A meteorite sword is inherently cool, and Terry Pratchett knew it

Roll the phrase around your tongue with me: Starmetal sword. Star metal sword. The lost secret of the Damascus Steel might have been meteorites! Attila the Hun had such a sword, didn’t he? Or Excalibur was one, yes? Tutankhamun was definitely buried with one. Blue-eyed samurai‘s heroine has a star metal sword, and so does Sokka Avatar: The last airbenderand the Redwall series practically revolves around whoever wields Martin the Warrior’s meteor-forged sword.

Man, star metal swords are cool. Until you actually look them up in real life.

Would it surprise you to know that there is no material benefit that you can forge into a sword using metal from a meteorite? Um, probably not, you’re smart and skeptical, so you know that even though the iron-nickel alloys in meteorites clearly have different trace amounts of other elements than those found in Earth’s iron ore, none of those meteorite elements occur regularly in any form is found. quantities that would affect the properties of a counterfeit article.

Tutankhamun’s meteorite dagger was exceptional in material, not in capabilities. Excalibur isn’t real. Attila’s ‘sword of Mars’ was folklore. We also developed some really solid ideas about how Damascus steel was made, none of which involve metal from space.

Starmetal swords are just normal swords.

But are they really?

Image: Troy Howell/Philomel Books

By Of course not. They are made with metal by room! And any list of star metal swords that were no sharper, harder or stronger than their earthly counterparts is also a list of human desire – desire to connect an earthly tool, and therefore its bearer, with the heavenly realm.

And you don’t even have to go as far away as heaven. The earliest known prehistoric iron objects are made of meteoric iron. Before we developed the techniques to process iron ore into useful metal, we were making things out of iron from space. A starmetal sword doesn’t have to connect you to the sky if it can connect you to the origins of ironworking on this planet.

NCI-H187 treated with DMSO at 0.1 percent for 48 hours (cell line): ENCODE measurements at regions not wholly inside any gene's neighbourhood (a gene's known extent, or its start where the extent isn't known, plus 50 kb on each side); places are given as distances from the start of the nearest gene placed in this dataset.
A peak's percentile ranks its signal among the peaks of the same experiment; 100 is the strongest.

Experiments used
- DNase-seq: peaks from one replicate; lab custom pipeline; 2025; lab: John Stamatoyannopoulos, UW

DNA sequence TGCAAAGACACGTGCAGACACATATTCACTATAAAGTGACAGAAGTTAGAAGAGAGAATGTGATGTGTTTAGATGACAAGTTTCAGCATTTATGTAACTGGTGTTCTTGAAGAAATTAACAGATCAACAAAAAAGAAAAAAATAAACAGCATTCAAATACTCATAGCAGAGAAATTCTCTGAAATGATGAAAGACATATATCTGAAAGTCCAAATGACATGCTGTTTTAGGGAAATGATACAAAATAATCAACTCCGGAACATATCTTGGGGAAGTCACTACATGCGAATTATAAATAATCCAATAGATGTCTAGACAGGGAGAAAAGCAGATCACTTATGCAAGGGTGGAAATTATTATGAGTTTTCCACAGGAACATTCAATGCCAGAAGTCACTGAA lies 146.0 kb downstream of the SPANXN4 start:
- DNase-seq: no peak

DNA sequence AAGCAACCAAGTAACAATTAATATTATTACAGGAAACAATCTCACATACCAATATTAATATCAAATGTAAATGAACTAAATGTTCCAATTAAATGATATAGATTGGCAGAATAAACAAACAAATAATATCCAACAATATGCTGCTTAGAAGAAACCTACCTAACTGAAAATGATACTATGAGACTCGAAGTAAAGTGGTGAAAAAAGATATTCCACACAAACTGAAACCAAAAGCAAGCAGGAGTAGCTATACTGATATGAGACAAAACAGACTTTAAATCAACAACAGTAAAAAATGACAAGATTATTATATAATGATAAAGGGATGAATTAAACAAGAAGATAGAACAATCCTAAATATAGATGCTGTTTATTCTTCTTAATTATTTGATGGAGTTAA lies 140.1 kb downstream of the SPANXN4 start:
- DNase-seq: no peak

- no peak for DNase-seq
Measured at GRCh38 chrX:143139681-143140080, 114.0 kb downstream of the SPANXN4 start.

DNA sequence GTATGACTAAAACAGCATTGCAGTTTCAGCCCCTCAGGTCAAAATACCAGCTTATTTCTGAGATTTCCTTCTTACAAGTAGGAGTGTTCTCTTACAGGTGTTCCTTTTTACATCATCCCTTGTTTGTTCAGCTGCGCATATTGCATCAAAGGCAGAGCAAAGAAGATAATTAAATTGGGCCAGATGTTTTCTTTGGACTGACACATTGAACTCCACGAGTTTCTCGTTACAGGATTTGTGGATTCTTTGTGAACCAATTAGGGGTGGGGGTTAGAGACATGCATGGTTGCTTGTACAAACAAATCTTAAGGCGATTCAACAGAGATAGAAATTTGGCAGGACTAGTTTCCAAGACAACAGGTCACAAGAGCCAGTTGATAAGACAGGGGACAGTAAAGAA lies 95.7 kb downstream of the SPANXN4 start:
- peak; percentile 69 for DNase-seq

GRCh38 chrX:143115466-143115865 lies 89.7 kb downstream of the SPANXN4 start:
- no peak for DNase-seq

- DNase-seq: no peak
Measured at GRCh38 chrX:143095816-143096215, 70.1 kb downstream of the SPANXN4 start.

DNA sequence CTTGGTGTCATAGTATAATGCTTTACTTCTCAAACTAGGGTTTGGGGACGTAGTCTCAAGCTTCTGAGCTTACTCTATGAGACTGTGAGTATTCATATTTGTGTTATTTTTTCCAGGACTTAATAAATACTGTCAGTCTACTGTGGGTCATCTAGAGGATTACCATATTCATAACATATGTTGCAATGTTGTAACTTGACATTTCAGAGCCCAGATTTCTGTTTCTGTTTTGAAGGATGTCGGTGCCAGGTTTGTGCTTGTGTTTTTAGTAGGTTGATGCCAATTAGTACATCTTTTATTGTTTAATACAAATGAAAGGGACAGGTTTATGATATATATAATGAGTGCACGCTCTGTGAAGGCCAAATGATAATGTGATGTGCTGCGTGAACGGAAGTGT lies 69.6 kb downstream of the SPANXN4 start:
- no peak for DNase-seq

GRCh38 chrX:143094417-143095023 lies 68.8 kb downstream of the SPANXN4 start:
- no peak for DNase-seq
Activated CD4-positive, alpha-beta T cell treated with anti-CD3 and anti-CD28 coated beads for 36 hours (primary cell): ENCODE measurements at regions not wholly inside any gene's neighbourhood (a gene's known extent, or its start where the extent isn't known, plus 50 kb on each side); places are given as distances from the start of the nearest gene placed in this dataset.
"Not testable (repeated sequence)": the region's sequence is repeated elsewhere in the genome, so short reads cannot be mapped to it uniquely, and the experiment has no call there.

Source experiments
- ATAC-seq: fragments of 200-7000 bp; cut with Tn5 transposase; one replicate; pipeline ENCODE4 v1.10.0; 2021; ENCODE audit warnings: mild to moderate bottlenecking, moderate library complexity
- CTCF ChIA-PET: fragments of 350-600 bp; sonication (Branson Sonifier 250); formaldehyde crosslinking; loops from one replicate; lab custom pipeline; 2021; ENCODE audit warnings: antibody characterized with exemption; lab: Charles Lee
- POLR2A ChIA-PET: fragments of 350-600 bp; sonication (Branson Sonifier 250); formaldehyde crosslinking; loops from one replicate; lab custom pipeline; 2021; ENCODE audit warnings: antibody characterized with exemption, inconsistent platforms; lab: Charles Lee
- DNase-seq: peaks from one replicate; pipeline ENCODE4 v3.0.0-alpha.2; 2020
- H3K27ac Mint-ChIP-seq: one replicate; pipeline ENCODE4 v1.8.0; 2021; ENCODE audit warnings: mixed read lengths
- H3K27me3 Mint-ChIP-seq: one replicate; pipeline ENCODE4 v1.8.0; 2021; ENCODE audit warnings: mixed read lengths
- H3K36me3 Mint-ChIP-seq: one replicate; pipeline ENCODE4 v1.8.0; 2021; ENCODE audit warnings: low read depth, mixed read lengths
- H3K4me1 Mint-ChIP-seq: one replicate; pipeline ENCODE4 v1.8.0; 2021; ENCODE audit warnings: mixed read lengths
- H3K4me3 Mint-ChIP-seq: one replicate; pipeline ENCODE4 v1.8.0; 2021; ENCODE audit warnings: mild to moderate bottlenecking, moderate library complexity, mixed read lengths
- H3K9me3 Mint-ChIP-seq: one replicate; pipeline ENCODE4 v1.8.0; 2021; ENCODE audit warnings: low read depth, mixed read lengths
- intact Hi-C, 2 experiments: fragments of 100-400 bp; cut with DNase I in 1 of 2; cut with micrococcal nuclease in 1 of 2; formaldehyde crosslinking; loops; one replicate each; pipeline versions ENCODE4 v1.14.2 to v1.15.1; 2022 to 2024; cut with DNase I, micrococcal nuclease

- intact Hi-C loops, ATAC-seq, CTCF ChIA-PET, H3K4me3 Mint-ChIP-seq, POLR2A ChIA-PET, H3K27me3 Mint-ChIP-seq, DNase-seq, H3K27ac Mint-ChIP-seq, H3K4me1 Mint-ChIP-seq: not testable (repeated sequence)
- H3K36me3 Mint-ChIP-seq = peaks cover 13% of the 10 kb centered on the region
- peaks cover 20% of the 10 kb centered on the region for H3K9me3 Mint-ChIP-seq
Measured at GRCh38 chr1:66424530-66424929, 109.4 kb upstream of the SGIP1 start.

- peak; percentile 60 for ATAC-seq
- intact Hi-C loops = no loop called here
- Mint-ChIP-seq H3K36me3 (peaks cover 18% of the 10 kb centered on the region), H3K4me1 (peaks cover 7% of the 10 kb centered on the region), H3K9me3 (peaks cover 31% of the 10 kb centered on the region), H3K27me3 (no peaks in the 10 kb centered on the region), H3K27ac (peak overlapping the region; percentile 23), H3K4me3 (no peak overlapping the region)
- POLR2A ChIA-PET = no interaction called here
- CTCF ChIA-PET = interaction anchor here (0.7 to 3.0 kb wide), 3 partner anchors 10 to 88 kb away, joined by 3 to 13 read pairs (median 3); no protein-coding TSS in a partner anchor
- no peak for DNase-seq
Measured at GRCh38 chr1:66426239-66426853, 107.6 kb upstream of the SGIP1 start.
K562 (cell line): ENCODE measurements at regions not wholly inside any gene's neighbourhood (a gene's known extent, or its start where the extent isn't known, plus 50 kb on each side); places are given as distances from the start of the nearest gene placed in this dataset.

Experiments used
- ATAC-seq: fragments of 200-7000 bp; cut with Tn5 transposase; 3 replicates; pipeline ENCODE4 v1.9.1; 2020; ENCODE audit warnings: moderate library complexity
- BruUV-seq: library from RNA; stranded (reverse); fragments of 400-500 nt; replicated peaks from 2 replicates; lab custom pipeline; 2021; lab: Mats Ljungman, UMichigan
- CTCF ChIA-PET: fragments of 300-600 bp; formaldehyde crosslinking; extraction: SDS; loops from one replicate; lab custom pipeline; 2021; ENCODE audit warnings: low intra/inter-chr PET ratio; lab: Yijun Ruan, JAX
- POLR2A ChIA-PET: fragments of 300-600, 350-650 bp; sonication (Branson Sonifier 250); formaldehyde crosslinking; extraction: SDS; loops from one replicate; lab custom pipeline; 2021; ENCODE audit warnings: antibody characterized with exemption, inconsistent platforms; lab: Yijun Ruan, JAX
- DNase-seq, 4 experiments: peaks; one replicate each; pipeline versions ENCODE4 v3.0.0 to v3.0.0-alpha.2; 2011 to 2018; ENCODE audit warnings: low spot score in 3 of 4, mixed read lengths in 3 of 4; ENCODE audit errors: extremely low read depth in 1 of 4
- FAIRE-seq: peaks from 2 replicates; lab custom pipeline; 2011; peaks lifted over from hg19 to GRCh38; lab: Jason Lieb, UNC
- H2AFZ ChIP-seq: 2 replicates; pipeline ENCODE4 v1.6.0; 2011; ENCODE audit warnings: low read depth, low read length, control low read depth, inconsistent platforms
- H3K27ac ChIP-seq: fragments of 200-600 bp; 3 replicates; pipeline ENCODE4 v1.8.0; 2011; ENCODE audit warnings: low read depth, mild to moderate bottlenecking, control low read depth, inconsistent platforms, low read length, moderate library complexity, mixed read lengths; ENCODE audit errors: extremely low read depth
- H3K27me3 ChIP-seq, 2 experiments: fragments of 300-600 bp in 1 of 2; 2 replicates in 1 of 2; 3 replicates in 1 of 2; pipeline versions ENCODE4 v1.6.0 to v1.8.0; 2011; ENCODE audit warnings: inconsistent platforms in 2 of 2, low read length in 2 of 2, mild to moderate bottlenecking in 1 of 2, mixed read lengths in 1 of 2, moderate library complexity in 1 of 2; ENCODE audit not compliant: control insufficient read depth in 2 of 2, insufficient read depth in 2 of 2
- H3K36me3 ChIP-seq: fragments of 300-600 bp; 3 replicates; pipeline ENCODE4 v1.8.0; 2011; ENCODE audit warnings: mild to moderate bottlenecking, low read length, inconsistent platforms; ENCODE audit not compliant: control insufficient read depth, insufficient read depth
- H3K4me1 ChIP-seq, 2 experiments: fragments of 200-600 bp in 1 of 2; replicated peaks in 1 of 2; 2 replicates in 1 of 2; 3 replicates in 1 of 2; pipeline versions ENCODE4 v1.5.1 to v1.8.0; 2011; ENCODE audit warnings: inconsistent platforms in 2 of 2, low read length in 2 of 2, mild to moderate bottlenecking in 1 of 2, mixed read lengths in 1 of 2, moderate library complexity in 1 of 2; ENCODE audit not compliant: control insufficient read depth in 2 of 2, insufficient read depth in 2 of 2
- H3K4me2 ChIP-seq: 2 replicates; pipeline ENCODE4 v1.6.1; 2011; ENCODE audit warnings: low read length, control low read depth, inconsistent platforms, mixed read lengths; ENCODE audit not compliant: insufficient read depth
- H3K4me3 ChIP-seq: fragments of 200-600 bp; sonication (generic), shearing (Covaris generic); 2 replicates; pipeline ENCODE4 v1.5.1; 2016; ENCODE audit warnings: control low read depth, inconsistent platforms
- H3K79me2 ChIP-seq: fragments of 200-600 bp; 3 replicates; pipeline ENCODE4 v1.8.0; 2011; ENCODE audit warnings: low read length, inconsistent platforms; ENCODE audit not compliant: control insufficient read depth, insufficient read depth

The star metal sword is the heart of fantasy fiction

Sir Terry Pratchett displays his knighthood award outside Buckingham Palace.

Photo: Ian Nicholson/AFP via Getty Images

And no one knew that better than satirist Terry Pratchett. After being knighted in 2009, Sir Terry told the Guardian, “You can’t ask a fantasy writer not to want a knighthood. You know, for two pins I’d buy a horse and a sword.’

A year later, he did just that (OK, not the horse part). He collected iron ore from surface deposits near his home in England, melted and hammered it into bars using a handmade clay forge, and delivered the bars to a blacksmith to have them fashioned into his own sword, finished with silver. And he also threw pieces of meteorite into the fire of that forge, tellingly News.com.au“Lightning bolt iron, you see – very magical, you have to throw that stuff in whether you believe in it or not.”

In one of the most famous passages Pratchett ever wrote, he gave his opinion on the value of casual faith. In his characteristically silly and profound, satiristic way, a scene in the novel High father shows the figure of the Grim Reaper telling his adopted granddaughter that people should believe in little things without hard evidence, like Santa Claus – and swords made of stars.

They had to, so they could believe in the big things without hard evidence, like justice and hope.

So if you think it’s all the same, I’ll continue to believe that starmetal swords are cool. Terry Pratchett thought so.